Try out a stomach-calming herbal tea, like chamomile, which can help reduce bloating and ease any related symptoms.
Try Out Compression Stockings
Leg swelling can be prevented and treated with the use of compression stockings. Stockings are available in several heights, including knee-high, thigh-high, and pantyhose. Knee-high stockings are sufficient for most patients,” she says.
What Are Compression Stockings?
Compression stockings are tight stockings that apply gentle pressure to your legs and ankles. They work to boost circulation to the legs as well as promote lymphatic drainage and prevent blood from pooling in the veins. People tend to wear compression socks on long flights to help with blood flow.
Weigh Your Birth Control Options With Your Doctor
Birth control has its benefits even beyond preventing unwanted pregnanc, such as regulating hormones, but it also has links to several sometimes negative side effects, which is something that needs to be taken into consideration.
Birth control can also be a big source of water retention. If you feel like your birth control is making you bloated, talk to your doctor as it could be an unintentional side effect.
Dr. Shapiro says that water bloat can also be due to hormones, either related to birth control, or issues on their own. If you've recently started a new or different kind of birth control, give yourself time to adjust first. On the flip side, if you think it's hormonal issues that are causing excess bloating, talk to a gynecologist about your options, as a variety of birth control options are available to help regulate and balance your system.
Be Aware of Body Positioning
“Leg, ankle, and foot swelling can be improved by elevating the legs above the heart level for 30 minutes three or four times per day,” explains Kapoor. “Elevating the legs may be sufficient to reduce or eliminate water retention for people with mild venous disease." While you're in that position, try incorporating some lymphatic massage. "Make sure you massage the affected area—stroke it firmly in the direction of the heart—it may help move the fluid," says Shapiro.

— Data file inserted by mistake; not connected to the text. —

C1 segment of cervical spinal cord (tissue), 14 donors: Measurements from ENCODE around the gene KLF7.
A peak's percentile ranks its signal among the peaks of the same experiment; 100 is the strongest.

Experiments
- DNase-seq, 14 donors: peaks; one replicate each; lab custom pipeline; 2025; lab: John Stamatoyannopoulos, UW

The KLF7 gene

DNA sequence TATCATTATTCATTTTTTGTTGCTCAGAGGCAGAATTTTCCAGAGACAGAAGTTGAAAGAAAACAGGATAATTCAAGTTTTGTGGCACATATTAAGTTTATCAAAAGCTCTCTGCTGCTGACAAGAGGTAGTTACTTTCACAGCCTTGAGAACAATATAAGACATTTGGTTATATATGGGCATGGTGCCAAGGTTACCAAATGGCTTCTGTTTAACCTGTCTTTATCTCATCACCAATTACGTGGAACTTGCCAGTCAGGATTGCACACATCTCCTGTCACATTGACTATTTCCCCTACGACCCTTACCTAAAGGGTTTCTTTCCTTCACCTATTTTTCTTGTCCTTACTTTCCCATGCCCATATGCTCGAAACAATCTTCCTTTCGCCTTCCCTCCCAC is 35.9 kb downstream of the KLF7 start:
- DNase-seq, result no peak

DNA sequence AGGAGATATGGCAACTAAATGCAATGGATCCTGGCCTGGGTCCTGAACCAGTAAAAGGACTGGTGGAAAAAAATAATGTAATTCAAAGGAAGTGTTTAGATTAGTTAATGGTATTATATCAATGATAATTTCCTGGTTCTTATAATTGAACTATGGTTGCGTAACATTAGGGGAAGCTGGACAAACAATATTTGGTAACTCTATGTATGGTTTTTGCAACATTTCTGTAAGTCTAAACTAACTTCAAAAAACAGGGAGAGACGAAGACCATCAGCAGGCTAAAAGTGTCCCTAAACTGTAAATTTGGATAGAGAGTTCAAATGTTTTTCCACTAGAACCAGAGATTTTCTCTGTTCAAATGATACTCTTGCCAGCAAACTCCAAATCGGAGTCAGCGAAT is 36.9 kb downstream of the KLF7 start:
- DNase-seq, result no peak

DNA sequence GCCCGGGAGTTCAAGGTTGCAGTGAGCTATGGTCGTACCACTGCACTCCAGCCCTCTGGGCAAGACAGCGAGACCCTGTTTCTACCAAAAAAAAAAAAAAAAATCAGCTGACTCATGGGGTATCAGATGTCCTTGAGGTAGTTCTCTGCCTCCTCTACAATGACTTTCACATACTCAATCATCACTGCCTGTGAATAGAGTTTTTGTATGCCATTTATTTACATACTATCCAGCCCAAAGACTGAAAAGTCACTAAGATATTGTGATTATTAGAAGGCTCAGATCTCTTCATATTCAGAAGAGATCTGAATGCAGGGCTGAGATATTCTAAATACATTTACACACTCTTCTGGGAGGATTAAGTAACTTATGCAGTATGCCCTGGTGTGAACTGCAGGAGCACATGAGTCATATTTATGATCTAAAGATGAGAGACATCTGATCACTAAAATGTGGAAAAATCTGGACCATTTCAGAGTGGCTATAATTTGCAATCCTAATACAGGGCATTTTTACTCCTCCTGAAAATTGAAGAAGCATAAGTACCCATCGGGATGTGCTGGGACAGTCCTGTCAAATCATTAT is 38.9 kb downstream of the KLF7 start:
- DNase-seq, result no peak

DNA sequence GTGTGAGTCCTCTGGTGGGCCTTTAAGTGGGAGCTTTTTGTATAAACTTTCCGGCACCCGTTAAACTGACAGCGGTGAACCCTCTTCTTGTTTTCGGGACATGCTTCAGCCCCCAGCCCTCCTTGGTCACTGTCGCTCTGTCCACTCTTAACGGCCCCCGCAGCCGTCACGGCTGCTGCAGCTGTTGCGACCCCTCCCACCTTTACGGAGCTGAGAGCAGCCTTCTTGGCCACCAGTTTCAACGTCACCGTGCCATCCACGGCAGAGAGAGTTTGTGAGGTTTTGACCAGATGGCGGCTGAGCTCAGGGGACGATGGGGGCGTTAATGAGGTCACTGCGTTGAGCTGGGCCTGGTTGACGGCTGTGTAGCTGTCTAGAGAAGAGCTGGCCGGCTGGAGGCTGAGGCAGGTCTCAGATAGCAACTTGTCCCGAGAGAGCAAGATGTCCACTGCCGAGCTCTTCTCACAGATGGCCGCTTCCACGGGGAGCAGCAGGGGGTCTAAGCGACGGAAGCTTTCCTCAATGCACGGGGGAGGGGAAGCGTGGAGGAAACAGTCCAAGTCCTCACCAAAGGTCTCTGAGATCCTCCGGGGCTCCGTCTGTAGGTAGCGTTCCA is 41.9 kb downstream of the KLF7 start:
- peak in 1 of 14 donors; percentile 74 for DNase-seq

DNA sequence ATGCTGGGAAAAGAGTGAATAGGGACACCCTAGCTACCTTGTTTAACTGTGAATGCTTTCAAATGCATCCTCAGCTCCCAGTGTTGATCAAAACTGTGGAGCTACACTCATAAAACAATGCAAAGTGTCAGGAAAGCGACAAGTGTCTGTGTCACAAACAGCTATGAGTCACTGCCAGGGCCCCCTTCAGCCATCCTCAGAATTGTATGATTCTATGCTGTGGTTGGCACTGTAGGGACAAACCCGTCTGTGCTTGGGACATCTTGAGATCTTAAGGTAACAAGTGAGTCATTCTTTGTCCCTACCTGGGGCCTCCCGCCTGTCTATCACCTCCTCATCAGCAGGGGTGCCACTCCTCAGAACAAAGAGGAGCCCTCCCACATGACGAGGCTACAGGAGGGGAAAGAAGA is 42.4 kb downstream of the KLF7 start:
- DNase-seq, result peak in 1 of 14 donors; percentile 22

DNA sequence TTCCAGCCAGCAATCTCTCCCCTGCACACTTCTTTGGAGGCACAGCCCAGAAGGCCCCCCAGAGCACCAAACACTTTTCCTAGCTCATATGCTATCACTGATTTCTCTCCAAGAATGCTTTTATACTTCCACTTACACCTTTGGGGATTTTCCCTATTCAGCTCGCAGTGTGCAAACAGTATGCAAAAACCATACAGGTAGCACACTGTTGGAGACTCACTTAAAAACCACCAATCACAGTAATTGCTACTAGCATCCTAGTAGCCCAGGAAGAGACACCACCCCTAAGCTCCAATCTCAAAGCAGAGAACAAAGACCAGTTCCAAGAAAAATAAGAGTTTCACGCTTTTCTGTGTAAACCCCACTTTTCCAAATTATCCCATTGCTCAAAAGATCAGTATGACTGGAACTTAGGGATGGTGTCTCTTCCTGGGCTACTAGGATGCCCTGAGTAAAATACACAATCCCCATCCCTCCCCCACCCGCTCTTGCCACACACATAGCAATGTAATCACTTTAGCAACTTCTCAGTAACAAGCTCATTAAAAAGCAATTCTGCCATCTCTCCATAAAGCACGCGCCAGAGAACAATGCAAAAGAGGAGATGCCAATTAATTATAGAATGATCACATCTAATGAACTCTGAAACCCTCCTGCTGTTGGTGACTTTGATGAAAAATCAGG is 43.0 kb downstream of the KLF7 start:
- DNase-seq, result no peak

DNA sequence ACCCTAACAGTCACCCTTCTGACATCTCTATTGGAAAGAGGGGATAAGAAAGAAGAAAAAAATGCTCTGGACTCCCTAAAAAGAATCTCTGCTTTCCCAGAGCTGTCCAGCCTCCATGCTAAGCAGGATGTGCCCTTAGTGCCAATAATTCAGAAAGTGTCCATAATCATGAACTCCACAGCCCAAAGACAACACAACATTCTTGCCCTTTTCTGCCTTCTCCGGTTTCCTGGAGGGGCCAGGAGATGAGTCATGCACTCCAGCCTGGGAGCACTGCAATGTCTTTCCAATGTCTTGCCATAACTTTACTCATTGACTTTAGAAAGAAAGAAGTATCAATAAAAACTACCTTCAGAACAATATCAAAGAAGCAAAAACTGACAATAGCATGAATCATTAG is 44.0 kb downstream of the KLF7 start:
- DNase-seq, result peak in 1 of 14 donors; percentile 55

Don't Take Hot Showers
When a certain area of your body is affected by water retention, avoid extremes of temperature, such as hot baths, showers, and saunas. As more sweating increases to account for the heat, fluid requirements of the body will increase via expanded blood vessels to allow for greater blood flow and an increase in total body water.
Make Movement a Daily Thing
Getting adequate movement is important in general, but especially when it comes to water retention. "Movement prevents water from collecting at extremities like your ankles and feet," Shapiro says. It helps blood flow more efficiently through the body, she says, while sitting or standing in one position too long can prevent efficient movement and lead to bloating, as discussed above. It doesn't matter what you do—be it beginners yoga, a simple jog around the park, or a dance class—the point is, you're moving.
Along with daily movement (which in many ways is essential for general wellbeing), there are other innovative or alternative methods you can try that remove excess sodium, which can lead to water retention. Shapiro cites adding infrared sauna and dry brushing to your daily routine, both of which also have a host of other beneficial effects.
It's important to mention that some people are more sensitive than others when it comes to retaining water. When it comes down to it, the exact reason you're retaining water applies to you individually. What works for someone else might not be helpful to you, so use caution when it comes to hastily taking on a new trend, and refer to a physician first.